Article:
Symptom screenings, self-assessment forms and temperature checks will all become standard in reception areas to help lower the chance of COVID-19 transmission in the workplace, if they’re not doing so already. Personal protective equipment (PPE) stations will also provide easy access to items such as hand sanitizer, disposable masks and nitrile gloves that will give employees peace of mind when interacting with others.
2) Bright signage will indicate hygiene, social distancing and seating best practices.
To help remind employees of safety protocols, organizations will rely on eye-catching health and safety signage to give employees the direction they need to make safe choices at work. For example, retractable banners will be placed around the office to remind employees of important health and safety information. Floor stickers will indicate where employees stand while waiting in line, while repositionable table stickers will show employees where they can sit to maintain a safe distance from others.
3) Employees will wear social distancing wearables to better maintain physical distance.
One cutting-edge technology that employers will begin to rely on in the workplace and at social events are social distancing wearables. Smart, technology-driven wearables will help employers take the guesswork out of social distancing.
Most often worn on the wrist, wearable devices light up or buzz when a person comes within an unsafe distance of another wearer. A highlight of social distancing wearables is contact tracing, which shows who might have come in contact with an ill individual.
4) Employees will come into work on a rotating work schedule to minimize contact.
In a post-COVID world, many employers will implement flexible work arrangements among employees. The goal of rethinking employee schedules is to meet business demands while also limiting social contact. Employers may reduce days spent on-site, offer remote work assignments or even rotate shifts of employees. A staggered workforce could become standard, with smaller groups coming in on different days of the week to limit contact among staff groups.
5) Employees will have access to a combination of permanent work areas, hoteling and collaboration spaces.
While the “open office” concept has saved organizations money with being able to fit more employers per square foot of office space, the latest approach to office design won’t need as much office space to accommodate the workforce, especially with rotating shifts and people working from home. Instead, employees who do work in office will be able to choose from a variety of flexible workstation options, including the following:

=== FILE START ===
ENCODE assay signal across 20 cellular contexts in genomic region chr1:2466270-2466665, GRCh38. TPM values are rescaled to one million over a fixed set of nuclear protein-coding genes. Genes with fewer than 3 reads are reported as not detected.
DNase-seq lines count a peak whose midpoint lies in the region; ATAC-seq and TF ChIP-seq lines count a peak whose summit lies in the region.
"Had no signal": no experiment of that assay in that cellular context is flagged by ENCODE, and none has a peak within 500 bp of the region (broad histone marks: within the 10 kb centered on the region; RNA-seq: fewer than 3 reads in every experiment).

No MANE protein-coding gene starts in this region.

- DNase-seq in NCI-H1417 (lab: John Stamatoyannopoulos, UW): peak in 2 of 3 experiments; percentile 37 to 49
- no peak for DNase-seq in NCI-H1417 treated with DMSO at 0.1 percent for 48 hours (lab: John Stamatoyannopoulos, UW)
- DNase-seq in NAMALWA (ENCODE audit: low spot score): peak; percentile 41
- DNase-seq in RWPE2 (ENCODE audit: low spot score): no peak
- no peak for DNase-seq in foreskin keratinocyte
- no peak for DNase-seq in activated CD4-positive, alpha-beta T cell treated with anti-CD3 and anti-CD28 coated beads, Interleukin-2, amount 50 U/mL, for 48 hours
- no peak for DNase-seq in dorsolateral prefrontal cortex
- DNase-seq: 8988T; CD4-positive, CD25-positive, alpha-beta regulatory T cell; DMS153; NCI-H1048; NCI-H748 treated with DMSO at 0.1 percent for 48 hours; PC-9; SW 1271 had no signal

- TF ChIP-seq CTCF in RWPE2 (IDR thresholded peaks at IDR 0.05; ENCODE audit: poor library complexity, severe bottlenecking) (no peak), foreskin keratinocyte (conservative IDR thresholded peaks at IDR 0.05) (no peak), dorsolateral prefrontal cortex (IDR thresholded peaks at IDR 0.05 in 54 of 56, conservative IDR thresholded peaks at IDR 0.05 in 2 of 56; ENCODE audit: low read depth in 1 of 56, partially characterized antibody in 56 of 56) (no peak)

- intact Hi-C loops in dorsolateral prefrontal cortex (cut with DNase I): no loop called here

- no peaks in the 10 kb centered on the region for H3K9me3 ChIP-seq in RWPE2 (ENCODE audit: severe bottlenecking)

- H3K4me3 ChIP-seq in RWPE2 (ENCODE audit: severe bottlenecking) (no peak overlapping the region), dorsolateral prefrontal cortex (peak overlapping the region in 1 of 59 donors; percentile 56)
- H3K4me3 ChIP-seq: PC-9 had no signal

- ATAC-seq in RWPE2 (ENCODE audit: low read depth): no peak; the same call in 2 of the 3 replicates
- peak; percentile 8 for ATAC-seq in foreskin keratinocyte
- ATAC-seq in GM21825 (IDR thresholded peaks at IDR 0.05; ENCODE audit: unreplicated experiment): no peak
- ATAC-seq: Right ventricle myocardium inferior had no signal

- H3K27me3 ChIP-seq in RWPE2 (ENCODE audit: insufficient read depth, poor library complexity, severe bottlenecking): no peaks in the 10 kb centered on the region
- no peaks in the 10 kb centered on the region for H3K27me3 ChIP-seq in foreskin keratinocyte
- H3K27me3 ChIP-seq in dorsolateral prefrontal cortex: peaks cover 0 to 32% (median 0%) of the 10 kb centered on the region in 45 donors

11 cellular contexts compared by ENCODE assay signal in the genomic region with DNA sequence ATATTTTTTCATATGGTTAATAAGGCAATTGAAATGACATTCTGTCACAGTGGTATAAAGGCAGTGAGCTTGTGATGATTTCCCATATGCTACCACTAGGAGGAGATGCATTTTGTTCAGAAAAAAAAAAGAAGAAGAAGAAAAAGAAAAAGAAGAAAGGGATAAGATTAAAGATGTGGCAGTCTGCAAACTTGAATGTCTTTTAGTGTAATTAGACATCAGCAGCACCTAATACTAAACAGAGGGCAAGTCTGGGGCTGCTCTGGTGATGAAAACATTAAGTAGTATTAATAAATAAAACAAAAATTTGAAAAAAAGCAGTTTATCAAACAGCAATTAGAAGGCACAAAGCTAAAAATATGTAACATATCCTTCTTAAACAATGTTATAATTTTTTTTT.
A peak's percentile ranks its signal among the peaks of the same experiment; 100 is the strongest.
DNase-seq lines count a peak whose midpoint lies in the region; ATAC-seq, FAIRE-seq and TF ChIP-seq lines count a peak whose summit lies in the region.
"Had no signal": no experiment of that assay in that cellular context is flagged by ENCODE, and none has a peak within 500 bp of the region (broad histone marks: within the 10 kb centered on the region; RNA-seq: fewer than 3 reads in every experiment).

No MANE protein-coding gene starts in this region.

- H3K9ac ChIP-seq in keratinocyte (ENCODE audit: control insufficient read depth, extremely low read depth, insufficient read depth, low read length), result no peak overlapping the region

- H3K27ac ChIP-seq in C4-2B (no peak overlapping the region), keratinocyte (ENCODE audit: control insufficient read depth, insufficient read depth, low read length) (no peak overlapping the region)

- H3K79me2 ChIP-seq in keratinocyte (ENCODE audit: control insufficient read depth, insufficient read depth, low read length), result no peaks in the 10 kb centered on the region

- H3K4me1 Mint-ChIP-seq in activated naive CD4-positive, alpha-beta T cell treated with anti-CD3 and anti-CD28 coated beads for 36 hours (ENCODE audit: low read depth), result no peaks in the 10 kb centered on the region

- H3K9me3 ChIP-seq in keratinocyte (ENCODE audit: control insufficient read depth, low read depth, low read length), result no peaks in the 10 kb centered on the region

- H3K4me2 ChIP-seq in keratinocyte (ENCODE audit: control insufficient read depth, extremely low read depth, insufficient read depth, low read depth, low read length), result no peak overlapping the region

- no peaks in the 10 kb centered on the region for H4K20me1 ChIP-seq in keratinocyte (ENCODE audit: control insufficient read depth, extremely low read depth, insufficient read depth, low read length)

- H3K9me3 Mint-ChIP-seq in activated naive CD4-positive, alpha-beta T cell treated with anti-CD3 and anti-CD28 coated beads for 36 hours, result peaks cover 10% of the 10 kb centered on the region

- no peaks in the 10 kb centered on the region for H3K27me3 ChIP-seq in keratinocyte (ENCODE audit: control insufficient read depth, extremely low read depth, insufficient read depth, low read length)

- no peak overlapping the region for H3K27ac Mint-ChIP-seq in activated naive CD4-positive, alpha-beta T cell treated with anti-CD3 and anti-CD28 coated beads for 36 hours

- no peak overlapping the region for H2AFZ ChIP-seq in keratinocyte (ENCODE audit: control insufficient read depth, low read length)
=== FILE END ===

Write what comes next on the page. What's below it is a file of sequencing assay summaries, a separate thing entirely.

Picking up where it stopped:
A traditional approach to office seating, permanent desks involve giving employees a single, dedicated space where they can facilitate work during the workday. Permanent desks help employees maintain distance and prevent cross-contamination. Desks are also a great solution for employees who don’t have home environments that are conducive to working from home regularly, or for employees who are happier and more productive in a physical office setting.
Huddle rooms are meeting spaces with white boards, projection screens and other tools to facilitate in-person collaboration activities. Employees will need to maintain adequate spacing but can continue to work together to achieve a common goal. Huddle rooms are a good solution for employees who work best in groups, but still want to maintain social distance. Desktop air purifiers can be supplied in rooms to give employees even more peace of mind.
Hoteling is a method of space management where employees schedule the use of workspaces like desks, cubicles, and offices. Having a reservation-based option allows employers to save on overhead. For example, if a workforce of 50 has, on average, only 30 people in the office on a given day, those 20 empty desks take up unnecessary space. By trimming furniture and hardware costs, wasted space can be reallocated to meeting or project development spaces, saving money and benefiting the bottom line.
What design tips do you have for reimagining office space?
With so much uncertainty, it’s unlikely that organizations will conduct major refits of their offices. Rather, they’ll focus on small, targeted solutions that will provide employees with a sense of safety, now and in the future. Many workforces may not return to the office for months to come, but that doesn’t mean we can’t start rethinking and redesigning now for when that day arrives.
Has your organization begun plans to redesign its office spaces? What tips can you give to others looking to get started? Let us know by leaving a comment below. We’d love to hear from you!